"Standards should apply across all potential hacking risk areas and include regular checks, and dictate how those checks are run. As telematics develops to include more sophisticated devices, data feeds and apps, standards need to develop to keep pace as well as ensure customers can have faith in the technology. The RAC has even run penetration tests on its recently released smartphone apps, for example, to maximise protection of customer data. The reality is you would think each provider is hyper-sensitive to any potential data breaches as without that high level of protection, they are not likely to keep customers for long if they do suffer a hacking issue."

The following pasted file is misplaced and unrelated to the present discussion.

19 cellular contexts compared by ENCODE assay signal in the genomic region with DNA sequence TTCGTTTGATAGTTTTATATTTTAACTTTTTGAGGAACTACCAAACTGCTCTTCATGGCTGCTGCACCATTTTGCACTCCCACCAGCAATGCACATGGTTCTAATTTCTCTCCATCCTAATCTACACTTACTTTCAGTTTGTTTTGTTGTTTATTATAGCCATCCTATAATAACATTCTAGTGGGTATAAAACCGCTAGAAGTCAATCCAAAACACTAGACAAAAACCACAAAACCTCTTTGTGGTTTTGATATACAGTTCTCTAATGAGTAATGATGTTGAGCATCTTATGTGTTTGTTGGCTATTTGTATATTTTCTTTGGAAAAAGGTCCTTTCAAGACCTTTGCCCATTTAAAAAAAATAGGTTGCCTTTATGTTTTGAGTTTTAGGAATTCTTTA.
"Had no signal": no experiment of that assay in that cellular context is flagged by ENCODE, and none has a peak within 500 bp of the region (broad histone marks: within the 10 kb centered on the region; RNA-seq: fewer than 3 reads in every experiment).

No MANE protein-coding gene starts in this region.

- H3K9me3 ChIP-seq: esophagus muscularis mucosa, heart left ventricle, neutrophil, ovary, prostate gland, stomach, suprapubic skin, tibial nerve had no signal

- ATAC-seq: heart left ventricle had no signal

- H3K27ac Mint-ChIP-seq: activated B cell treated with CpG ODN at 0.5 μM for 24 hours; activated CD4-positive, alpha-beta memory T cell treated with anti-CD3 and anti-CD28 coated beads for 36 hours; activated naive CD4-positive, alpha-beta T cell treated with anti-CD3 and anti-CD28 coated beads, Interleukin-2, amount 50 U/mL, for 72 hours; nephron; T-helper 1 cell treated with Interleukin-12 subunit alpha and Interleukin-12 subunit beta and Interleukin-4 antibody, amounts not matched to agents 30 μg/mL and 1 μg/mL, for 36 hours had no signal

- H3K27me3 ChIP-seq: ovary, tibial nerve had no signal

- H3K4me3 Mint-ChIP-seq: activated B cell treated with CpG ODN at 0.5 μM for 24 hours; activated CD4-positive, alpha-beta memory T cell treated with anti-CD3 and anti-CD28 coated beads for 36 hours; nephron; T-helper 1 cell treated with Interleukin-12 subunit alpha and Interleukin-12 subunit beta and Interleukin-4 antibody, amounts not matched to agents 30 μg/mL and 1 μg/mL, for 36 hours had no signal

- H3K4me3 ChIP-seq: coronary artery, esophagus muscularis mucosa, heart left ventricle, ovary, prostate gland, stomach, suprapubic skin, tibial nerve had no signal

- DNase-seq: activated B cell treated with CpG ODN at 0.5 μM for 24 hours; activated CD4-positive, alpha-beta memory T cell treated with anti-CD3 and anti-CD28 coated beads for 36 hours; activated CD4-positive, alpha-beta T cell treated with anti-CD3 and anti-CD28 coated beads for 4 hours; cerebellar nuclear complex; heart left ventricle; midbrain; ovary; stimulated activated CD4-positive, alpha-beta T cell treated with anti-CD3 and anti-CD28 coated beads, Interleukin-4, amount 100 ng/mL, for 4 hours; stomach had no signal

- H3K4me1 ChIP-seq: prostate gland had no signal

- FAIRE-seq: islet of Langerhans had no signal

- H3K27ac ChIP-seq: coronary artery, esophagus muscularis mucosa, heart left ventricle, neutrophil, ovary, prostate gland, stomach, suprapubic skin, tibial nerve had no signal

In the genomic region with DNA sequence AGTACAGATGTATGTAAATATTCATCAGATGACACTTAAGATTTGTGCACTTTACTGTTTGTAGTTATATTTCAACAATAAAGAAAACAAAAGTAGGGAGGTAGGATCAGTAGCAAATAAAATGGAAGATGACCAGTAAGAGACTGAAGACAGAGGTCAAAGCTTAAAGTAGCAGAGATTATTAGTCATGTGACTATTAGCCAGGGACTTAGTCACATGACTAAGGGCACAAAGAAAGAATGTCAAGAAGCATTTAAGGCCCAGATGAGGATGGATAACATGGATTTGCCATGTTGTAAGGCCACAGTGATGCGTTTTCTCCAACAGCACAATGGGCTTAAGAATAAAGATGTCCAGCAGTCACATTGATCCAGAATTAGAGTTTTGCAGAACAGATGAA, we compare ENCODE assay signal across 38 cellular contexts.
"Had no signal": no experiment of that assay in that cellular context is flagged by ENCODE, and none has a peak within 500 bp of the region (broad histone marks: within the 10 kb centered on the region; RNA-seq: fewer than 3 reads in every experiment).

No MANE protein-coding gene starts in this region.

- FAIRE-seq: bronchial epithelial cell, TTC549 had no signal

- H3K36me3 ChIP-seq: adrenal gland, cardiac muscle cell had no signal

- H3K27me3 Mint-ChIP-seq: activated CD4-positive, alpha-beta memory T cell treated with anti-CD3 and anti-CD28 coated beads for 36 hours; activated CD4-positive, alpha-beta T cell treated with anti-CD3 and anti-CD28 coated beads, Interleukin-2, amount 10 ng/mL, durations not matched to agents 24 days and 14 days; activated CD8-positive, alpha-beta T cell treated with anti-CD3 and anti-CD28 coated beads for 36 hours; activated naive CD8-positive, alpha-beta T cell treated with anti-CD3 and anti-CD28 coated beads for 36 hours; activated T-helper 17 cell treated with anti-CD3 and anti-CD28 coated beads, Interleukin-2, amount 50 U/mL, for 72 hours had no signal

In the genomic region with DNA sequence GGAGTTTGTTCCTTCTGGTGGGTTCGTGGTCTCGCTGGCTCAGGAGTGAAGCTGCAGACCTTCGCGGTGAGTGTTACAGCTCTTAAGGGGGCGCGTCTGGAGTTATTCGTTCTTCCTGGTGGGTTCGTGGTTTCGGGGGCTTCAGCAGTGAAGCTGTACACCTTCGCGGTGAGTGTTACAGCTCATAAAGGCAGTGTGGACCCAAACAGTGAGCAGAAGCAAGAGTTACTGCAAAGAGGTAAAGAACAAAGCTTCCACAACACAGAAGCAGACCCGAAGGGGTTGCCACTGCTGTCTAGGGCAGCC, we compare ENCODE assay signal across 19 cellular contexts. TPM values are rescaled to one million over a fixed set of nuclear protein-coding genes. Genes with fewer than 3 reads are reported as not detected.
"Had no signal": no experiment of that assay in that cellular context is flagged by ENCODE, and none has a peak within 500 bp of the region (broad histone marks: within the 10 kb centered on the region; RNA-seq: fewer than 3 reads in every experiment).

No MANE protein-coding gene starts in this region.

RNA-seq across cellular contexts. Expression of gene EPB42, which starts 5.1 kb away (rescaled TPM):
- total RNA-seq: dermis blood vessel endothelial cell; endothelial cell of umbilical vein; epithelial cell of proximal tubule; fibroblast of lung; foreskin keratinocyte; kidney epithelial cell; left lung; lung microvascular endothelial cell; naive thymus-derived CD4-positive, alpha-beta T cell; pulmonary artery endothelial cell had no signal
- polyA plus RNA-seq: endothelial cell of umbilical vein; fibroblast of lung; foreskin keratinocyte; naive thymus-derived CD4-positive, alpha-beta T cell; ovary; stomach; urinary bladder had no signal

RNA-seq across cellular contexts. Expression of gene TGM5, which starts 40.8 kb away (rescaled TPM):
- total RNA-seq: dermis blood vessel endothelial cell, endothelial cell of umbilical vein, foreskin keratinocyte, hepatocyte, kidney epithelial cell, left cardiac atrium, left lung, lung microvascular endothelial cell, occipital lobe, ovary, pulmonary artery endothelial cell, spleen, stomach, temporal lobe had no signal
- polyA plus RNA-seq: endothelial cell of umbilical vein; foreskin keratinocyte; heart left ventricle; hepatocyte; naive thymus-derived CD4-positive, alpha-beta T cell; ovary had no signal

"Lightfoot would welcome a more collaborative approach from the industry including, for example, an open discussion and the agreement of a set of industry wide standards. This should apply not only to security concerns but to the whole issue of data collection, storage and sharing to ensure fair and transparent policies for all our customers."
"The industry is still looking for a car‑specific solution that fits the product’s specificity, development and lifecycle. Over-the-air update capability is one that is looked to as a way of delivering security updates, like for your computer or your phone, and many automakers and looking to implement this. But the industry is definitely starting to take steps in the right direction, and many were already being taken behind the scenes before high profile hacks hit the headline. The industry just needs to be more open and collaborate as much as possible."